Jane Morris was the wife of Rossetti's friend and fellow Pre-Raphaelite William Morris. After the death of Rossetti's wife, Elizabeth Sidal, Rossetti fell passionately and obsessively in love with Jane Morris, using her constantly as the model for his paintings. Jane Morris came to epitomize the Pre-Raphaelite image of woman--very much in contrast to the slight, blond, fragile, corsetted female form that typified conventional Victorian female beauty.
The novelist Henry James described Jane Morris in the following way:
"A figure cut out of a missal--out of one of Rossetti's or Hunt's pictures--to say this gives a faint idea of her, because when such an image puts on flesh and blood, it is an apparition of fearful and wonderful intensity. It's hard to say whether she's a grand synthesis of all the Pre-Raphaelite pictures ever made--or they are a "keen analysis" of her--whether she's an original or a copy. In either case she is a wonder. Imagine a tall lean woman in a long dress of some dead purple stuff, guiltless of hoops (or of anything else I should say), with a maze of crisp black hair, heaped in a great wavy projections on each of her temples, a thin pale face, great thick black oblique brows, joined in the middle and tucking themselves away under her hair, a mouth like the "Oriana" in our illustrated Tennyson, a long neck, without any collar, and in lieu thereof some dozen strings of outlandish beads. In fine complete."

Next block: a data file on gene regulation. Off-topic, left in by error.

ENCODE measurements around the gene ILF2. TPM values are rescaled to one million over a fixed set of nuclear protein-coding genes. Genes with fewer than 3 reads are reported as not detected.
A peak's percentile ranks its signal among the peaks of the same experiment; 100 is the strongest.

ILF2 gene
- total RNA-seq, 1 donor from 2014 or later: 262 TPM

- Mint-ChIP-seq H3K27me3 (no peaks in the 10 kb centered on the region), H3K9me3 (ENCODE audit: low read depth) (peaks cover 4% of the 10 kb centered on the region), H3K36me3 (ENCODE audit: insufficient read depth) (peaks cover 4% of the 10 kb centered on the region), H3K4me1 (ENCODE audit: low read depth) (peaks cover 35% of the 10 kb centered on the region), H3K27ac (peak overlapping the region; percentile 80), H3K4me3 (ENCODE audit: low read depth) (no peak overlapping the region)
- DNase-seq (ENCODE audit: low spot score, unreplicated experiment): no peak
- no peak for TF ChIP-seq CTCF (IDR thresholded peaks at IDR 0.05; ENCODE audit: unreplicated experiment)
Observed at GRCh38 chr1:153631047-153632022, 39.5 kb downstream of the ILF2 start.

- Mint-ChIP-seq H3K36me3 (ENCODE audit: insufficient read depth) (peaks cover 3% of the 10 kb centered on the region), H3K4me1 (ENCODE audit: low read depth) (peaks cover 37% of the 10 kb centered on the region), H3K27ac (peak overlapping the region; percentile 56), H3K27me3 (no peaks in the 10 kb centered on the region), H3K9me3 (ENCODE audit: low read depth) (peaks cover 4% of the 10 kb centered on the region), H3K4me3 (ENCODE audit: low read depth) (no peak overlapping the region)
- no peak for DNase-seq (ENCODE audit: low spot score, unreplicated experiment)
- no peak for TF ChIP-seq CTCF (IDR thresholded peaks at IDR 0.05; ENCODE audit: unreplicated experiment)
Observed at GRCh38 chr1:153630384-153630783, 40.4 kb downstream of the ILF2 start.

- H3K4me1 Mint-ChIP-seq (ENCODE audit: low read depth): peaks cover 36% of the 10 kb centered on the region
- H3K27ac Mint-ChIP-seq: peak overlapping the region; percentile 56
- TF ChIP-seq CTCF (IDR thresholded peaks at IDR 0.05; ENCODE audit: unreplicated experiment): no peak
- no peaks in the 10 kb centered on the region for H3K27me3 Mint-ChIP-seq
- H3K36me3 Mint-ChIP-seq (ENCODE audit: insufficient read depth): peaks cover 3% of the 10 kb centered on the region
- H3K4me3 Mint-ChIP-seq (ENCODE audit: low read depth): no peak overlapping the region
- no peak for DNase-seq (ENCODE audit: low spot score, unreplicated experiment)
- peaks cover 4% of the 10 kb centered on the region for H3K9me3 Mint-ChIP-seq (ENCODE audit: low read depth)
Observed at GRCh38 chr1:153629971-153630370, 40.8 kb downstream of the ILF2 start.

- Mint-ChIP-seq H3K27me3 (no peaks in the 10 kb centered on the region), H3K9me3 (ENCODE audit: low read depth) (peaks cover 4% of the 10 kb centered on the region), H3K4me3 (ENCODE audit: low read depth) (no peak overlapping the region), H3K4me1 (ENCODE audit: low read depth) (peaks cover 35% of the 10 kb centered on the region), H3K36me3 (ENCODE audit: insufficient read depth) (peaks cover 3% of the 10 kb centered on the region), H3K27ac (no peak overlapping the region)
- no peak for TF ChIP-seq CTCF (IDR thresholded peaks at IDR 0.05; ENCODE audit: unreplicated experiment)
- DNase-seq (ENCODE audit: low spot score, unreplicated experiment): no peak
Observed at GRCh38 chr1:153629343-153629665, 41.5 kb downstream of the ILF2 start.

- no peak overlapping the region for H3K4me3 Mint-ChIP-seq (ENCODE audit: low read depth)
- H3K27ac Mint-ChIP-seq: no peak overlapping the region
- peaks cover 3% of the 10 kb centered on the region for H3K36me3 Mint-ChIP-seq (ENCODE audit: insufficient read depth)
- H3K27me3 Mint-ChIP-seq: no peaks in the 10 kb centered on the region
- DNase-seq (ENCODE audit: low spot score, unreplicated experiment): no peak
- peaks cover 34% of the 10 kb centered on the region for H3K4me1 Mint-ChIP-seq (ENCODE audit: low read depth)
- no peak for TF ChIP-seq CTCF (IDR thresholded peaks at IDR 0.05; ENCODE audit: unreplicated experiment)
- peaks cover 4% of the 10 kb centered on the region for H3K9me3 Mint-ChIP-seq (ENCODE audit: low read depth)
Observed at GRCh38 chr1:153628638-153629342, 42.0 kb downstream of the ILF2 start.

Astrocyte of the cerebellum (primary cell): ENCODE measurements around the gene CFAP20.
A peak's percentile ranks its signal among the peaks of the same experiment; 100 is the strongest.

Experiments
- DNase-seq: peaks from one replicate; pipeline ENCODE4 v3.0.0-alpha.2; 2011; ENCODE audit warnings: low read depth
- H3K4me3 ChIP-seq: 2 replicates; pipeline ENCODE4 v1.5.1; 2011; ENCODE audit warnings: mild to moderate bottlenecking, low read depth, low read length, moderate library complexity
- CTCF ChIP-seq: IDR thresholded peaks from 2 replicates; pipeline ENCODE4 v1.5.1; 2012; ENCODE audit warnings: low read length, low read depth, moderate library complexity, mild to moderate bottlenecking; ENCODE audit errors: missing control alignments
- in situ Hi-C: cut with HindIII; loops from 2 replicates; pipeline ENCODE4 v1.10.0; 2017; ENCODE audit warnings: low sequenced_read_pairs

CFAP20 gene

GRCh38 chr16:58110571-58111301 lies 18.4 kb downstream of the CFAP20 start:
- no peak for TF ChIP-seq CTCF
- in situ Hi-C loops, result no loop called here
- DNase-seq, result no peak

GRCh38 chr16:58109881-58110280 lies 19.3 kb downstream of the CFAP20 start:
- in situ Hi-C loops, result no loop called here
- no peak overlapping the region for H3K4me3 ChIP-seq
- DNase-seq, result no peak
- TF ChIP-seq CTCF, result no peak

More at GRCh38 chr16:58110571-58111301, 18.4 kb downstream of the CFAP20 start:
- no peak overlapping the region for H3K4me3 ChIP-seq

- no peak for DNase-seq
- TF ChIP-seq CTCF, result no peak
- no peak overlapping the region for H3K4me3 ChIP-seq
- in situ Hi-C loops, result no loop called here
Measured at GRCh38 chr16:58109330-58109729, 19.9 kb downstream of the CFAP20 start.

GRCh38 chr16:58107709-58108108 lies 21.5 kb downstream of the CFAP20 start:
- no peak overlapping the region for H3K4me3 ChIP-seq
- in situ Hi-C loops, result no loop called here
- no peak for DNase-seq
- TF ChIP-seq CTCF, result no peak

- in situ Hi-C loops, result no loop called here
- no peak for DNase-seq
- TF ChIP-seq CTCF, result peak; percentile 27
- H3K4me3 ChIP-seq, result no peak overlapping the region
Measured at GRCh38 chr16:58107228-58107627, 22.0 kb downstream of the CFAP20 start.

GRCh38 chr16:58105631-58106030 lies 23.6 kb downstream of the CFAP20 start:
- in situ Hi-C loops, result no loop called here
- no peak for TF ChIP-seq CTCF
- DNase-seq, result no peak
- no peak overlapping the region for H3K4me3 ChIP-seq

James' speculation about whether Jane Morris is "an original or a copy" encapsulates the problem that Christina Rossetti dared to expose in "In an Artist's Studio": the painter's tendency to confuse the real woman with an image in his mind and on his canvas.
Here is a selection of Rossetti's paintings with Jane Morris as his model:
Click on the image to see a full-screen version.
La Donna della Frammia (1870)
Astarte Syriaca (1877)
Mystery: lo! betwixt the sun and moon
La Pia d'Tolomei (1866-80)